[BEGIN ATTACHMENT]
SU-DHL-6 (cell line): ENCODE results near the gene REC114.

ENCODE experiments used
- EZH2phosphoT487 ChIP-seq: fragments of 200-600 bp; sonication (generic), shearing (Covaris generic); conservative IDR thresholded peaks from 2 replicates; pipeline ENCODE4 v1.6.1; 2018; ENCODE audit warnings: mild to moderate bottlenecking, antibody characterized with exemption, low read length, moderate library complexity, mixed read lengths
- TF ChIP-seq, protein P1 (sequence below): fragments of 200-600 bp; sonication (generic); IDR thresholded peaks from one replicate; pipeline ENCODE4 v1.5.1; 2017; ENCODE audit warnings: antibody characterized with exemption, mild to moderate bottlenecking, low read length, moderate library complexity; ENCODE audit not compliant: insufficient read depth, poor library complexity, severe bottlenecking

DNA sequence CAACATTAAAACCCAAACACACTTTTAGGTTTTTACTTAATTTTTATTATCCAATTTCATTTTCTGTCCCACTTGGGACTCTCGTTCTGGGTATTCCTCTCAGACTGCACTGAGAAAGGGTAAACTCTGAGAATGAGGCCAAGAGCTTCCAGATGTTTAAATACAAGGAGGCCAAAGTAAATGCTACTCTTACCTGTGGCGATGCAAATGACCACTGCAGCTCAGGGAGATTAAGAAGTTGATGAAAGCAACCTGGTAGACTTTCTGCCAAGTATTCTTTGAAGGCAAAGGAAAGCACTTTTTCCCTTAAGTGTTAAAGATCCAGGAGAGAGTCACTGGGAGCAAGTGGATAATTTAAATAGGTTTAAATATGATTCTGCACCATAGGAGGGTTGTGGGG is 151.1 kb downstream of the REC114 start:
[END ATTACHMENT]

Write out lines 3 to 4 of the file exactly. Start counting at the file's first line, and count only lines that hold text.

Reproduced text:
- EZH2phosphoT487 ChIP-seq: fragments of 200-600 bp; sonication (generic), shearing (Covaris generic); conservative IDR thresholded peaks from 2 replicates; pipeline ENCODE4 v1.6.1; 2018; ENCODE audit warnings: mild to moderate bottlenecking, antibody characterized with exemption, low read length, moderate library complexity, mixed read lengths
- TF ChIP-seq, protein P1 (sequence below): fragments of 200-600 bp; sonication (generic); IDR thresholded peaks from one replicate; pipeline ENCODE4 v1.5.1; 2017; ENCODE audit warnings: antibody characterized with exemption, mild to moderate bottlenecking, low read length, moderate library complexity; ENCODE audit not compliant: insufficient read depth, poor library complexity, severe bottlenecking